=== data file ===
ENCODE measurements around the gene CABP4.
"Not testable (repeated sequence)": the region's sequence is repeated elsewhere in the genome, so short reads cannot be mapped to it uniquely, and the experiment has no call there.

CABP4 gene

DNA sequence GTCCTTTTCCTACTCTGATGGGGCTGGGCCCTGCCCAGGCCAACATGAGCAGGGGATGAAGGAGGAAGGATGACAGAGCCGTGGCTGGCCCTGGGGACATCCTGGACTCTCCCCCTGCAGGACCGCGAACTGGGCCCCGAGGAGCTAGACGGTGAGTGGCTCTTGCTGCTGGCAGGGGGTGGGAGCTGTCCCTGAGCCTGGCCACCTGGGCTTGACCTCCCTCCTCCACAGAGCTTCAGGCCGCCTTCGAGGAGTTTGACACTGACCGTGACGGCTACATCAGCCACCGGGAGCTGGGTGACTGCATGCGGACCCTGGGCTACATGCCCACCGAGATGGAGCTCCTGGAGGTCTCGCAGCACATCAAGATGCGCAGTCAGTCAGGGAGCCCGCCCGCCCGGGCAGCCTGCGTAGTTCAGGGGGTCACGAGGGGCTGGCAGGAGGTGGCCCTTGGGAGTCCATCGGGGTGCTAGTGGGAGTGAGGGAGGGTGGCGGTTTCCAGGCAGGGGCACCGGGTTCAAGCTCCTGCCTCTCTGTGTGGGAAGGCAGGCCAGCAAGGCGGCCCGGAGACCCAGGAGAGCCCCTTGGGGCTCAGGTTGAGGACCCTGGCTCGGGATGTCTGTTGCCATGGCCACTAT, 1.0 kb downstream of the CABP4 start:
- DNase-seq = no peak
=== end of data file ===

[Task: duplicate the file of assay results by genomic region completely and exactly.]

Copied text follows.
ENCODE measurements around the gene CABP4.
"Not testable (repeated sequence)": the region's sequence is repeated elsewhere in the genome, so short reads cannot be mapped to it uniquely, and the experiment has no call there.

CABP4 gene

DNA sequence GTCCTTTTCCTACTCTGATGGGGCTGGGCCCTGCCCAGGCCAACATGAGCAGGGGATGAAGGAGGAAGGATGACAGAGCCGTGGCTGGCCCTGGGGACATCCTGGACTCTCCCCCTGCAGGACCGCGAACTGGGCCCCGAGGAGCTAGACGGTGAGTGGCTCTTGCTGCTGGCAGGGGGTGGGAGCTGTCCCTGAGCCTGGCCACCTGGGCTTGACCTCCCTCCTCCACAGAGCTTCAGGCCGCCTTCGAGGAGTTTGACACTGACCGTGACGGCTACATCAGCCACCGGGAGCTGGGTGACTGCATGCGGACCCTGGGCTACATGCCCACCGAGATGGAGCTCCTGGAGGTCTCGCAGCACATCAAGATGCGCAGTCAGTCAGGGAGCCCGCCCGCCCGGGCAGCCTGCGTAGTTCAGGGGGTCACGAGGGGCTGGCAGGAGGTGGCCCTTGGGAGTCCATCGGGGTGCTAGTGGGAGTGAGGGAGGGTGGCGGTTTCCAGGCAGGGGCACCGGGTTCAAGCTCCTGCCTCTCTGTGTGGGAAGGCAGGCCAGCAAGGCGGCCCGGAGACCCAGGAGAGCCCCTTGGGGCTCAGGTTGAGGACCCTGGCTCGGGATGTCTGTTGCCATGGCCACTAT, 1.0 kb downstream of the CABP4 start:
- DNase-seq = no peak